And yes, you have the ever-memed Stark motto of “Winter is Coming,” and the saying “A Stark must always be in Winterfell.” Eddard died because he violated both. By heading south to deal with the politics of King’s Landing, he (albeit reluctantly) forsook his charge as steward of the northern defense against the wights/wildlings and brought Arya and Sansa along with him, leaving Robb alone to the Bolton’s manipulations and Bran, still comatose and crippled, to be strong-armed out of control of the municipality by Theon. The saying and value “There must always be a Stark in Winterfell” is a regional one, essentially saying that without a sense of nobility present, the north will fall to the cruelty of the likes of those fuckface Boltons or taken advantage of by the likes of those goddamn pirate Greyjoys. Currently, HBO-wise, it’s Jon Snow and Sansa upholding the motto and verse of the Starks, hence their survival.

I could go on, but I’m getting interrupted by this sound in the air… Do you hear that? That’s the sound of my virginity re-crystalizing. I learned what fuckin’ GURPS was for a free article on the internet. And I even held myself back from applying stats to characters (Tyrion: INT-8, STR-3; Jaime: INT-3, STR-9 then 2; Robb: INT-5, Str-8; Arya: INT-6, STLTH-9; Sam: INT-7, STR-1, STLTH-0, MGC-0, VIT-0; Melisdandre: MGC-9, TT-10; The Mountain: 10 everything except PSN RSTNC) because there’s a goddamn table top for Game of Thrones now. Cracked.com (before they sold to Scripps and Facebook leveraged the value of video content, essentially fucking up earning projections for every website you used to enjoy) made a video satirizing the likelihood of GoT making the tabletop circuit, leading to madness, betrayal and insanity.

I’m not mad about the RGP (I’LL GET DOWN OFF THIS LEDGE WHEN I GODDAMN FEEL LIKE IT), if it means ushering in another generation of innovative storytellers, but it strikes me as redundant. Martin’s JOB right now is to tell you how the game goes. You can pull a Third Reich and test your own values to try to make it go differently, but what’s the point when you could change the rules and write your own  damn thing?

Again, I’ll quote Grouling: “the plot is always fluid; anything can happen.”

The closest thing Manchot has to a fantasy epic at this time is a genre-bending comedy between Science Fiction and Fantasy featuring a trio of siblings bumbling through a happy-go-lucky nuclear wasteland. It’s called The Fish Fox Boys and you can start reading it here. ffb2_small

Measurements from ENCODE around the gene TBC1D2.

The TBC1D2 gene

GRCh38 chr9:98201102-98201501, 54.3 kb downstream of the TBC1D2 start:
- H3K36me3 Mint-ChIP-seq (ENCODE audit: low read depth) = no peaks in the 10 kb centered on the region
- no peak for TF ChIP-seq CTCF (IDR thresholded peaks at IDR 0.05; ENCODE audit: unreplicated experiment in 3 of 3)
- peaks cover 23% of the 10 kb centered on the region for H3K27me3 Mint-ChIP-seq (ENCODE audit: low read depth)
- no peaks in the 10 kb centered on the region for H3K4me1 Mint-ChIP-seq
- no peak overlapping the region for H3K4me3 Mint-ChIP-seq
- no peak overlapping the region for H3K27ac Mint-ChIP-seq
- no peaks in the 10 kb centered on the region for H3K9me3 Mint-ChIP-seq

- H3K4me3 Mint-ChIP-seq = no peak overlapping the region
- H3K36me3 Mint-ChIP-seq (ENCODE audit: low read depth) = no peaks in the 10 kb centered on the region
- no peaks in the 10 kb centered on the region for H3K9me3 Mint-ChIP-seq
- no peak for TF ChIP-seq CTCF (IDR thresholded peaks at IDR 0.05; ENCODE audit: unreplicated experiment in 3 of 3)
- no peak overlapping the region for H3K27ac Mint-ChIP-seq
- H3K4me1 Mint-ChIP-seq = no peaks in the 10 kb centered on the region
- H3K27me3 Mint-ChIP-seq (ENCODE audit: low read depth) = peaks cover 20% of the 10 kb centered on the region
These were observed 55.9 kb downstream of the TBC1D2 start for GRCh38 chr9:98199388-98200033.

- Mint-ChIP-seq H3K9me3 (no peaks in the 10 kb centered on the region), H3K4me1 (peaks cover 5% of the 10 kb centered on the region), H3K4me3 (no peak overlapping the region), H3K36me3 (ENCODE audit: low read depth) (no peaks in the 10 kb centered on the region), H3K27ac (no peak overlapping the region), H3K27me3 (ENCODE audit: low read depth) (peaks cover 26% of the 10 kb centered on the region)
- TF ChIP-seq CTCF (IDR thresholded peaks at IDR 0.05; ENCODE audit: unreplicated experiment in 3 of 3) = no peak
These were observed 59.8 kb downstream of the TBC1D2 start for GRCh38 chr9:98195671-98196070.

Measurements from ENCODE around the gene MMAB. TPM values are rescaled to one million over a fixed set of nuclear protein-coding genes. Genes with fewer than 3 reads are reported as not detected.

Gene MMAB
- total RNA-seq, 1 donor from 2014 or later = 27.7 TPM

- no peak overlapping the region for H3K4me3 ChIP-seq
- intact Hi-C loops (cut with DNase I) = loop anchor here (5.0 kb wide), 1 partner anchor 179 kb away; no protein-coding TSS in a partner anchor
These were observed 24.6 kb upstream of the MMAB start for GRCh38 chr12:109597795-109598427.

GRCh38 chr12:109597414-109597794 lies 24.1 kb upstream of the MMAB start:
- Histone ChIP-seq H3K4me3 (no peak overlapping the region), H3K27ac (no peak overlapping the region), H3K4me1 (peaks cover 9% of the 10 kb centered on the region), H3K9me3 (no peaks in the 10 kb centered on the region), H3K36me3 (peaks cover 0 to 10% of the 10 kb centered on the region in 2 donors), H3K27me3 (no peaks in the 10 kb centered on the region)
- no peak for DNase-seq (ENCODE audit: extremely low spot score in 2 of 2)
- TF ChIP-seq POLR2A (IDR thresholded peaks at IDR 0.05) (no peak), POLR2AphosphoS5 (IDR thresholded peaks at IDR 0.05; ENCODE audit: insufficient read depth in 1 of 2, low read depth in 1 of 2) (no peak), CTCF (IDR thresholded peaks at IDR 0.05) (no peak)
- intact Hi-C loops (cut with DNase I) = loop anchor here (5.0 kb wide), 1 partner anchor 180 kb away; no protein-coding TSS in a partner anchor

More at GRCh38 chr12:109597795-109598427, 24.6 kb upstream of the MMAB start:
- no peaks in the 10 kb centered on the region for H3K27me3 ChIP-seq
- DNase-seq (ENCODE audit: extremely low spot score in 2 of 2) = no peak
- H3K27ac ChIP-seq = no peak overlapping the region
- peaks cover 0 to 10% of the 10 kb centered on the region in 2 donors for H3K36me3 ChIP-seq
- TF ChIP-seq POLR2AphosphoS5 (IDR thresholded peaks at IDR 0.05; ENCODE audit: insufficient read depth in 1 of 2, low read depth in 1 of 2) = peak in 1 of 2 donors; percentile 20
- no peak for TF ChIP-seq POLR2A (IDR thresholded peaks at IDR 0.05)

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A Game of Thrones: Genre Smashing

A Game of Thrones: Genre Smashing

How the fuck did George R.R. Martin fool the general public into a near crack-addictive obsession with his Song of Ice and Fire?

Fantasy had always been this niche enterprise, an interest in which could get your ass kicked around a schoolyard. Even with the popularity of The Lord of the Rings and Harry Potter, your dedication to the series determined how big of an ugly nerd you’d be judged as: “Oh, you read the books? Us cool kids only saw the movies! And, yeah, and, and we were necking! Ask Gracie if I wasn’t ploughing that neck like some sex god!”

Fantasy was so niche that the other end of the spectrum held similar defense mechanisms if you weren’t into it enough: “Oh, you haven’t even read the Similarion? Nice try, n00b. Me and Gracie were necking while discussing Idril’s lineage, like, twenty minutes ago before you showed up with your Aragorn-loving ass.”

Yet everyone gets into Game of Thrones. My dad’s read the entire series and I’m pretty sure he has a religious allergy to chocolate milk. My friends are fiends for the latest episodes and they all have theories. The nicest, old, old, ladies that ride the bus with me are holding Fire & Blood.

I wanna know why this polarized genre has found such a universal audience. So let’s start with the aforementioned properties that brought fantasy into the mainstream, shall we?

Twenty two years ago, a down-on-her-luck gal named Joanne Murray (JK Rowling to most) published a little book known as Harry Potter and the Philosopher’s Stone (translated to the Sorcerer’s Stone for dumb American children). I myself read it in fifth grade and had a grand old talking-to with my teacher about the temptation of dark magic and its road to Satanism. Lutheran school. The book, and its subsequent six sequels, became a hit and a filmic phenomenon.